• A muon anomalous magnetic moment (muon $ g-2 $) is experimentally and theoretically analyzed with high precision, and it is a promising observation, to test/verify novel physics beyond the standard model (SM). Recently, the E989 Run 1 experiment at Fermilab (FNAL) [1] provided new data for muon $ g-2 $, where the previous measurement at the E821 experiment at Brookhaven National Lab (BNL) two decades ago [2] indicates a deviation from the SM prediction by $ \sim 3 \sigma $. Combining the BNL results, the deviation from the SM prediction [3, 4] is given by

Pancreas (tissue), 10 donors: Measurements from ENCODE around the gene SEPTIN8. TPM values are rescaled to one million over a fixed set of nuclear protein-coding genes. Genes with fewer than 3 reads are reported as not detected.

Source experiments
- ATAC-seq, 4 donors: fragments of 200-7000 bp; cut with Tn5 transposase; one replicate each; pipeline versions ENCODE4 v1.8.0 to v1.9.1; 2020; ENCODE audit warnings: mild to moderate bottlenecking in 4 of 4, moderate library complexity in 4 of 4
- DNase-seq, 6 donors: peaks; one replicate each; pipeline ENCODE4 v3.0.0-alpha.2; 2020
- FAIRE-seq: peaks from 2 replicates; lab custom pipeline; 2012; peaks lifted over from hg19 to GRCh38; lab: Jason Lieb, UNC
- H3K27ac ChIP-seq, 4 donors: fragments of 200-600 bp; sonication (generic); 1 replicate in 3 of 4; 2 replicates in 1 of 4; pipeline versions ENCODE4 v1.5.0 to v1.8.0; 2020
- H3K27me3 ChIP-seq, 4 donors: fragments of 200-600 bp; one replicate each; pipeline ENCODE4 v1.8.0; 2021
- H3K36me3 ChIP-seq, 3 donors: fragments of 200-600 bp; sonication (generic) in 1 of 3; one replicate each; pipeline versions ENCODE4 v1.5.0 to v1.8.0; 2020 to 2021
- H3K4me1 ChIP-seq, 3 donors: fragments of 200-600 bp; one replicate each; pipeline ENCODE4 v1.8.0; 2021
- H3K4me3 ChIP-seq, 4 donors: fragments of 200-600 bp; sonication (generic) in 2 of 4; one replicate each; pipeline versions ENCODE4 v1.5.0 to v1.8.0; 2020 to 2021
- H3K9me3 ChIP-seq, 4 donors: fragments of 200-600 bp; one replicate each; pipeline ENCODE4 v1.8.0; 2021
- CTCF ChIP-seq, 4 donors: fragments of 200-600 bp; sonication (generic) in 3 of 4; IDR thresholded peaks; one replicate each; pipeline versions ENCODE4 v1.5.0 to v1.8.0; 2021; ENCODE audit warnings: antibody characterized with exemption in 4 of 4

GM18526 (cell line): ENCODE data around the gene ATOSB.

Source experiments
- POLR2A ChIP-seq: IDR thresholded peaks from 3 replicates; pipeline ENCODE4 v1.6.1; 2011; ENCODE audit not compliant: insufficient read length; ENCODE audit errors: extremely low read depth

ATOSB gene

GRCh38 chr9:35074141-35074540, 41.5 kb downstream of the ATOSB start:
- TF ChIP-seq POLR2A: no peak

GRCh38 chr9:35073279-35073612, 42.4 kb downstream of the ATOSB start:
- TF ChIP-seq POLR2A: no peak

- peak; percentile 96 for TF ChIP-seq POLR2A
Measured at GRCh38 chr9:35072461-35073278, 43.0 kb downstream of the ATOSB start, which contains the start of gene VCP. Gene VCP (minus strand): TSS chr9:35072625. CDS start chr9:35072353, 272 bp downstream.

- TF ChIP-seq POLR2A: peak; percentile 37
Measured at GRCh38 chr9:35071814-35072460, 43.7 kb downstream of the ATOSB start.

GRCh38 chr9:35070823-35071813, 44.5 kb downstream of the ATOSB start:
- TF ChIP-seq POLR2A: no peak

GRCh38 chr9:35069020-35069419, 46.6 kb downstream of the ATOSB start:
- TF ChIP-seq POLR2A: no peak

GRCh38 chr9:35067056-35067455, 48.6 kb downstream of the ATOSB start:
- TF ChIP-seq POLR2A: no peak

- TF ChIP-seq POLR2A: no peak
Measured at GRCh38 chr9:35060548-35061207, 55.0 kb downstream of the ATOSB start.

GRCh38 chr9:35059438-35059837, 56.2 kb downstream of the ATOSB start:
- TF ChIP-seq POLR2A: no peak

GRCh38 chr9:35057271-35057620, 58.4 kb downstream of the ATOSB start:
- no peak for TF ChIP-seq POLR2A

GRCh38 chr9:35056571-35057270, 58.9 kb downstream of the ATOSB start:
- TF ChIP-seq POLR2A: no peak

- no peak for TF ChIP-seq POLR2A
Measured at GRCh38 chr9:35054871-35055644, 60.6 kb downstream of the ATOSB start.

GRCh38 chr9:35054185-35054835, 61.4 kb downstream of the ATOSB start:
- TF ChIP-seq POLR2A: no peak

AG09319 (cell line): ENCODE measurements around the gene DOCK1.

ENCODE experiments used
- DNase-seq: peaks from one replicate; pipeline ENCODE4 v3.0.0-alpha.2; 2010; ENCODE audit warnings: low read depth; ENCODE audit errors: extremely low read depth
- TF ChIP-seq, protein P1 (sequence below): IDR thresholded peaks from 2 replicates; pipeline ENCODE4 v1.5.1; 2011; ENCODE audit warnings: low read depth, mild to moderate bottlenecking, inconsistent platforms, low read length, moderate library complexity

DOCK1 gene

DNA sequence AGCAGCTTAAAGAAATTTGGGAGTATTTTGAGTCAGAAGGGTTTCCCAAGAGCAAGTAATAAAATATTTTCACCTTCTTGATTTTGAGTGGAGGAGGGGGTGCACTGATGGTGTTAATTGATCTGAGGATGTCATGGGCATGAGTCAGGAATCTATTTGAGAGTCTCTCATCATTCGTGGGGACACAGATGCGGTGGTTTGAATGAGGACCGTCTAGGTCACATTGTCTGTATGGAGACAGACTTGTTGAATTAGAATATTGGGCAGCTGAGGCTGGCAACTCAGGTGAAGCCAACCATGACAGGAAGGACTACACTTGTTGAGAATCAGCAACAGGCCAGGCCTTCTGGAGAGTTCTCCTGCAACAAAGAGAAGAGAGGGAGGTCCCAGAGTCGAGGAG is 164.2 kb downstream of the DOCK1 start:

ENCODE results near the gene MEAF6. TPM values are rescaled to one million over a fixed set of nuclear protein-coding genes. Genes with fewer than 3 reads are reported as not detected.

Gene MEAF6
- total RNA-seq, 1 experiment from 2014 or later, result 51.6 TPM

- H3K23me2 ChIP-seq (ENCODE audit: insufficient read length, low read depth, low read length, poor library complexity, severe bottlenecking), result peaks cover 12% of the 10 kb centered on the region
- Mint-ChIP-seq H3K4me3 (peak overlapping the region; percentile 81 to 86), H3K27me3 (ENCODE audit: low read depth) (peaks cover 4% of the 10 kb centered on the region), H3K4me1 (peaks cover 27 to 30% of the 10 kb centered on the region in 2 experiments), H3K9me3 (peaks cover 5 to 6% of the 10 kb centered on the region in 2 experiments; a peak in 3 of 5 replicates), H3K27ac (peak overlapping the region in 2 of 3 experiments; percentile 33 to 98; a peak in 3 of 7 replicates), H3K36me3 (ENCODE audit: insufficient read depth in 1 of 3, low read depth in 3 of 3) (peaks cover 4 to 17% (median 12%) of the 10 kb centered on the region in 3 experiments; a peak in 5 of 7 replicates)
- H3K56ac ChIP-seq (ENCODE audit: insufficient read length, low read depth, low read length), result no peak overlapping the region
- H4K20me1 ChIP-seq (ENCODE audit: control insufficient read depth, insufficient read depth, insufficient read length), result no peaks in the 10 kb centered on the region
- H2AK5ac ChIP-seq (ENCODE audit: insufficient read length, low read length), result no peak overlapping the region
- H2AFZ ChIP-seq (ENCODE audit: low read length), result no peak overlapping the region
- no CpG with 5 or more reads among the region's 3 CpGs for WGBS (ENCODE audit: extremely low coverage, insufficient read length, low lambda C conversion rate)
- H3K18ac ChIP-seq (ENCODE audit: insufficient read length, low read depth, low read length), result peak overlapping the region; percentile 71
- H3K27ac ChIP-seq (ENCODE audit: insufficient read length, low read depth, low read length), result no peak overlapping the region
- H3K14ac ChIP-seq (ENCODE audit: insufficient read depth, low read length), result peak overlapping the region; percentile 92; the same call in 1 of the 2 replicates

$ \begin{align} \Delta a_\mu = (25.1\pm5.9)\times 10^{-10}, \end{align} $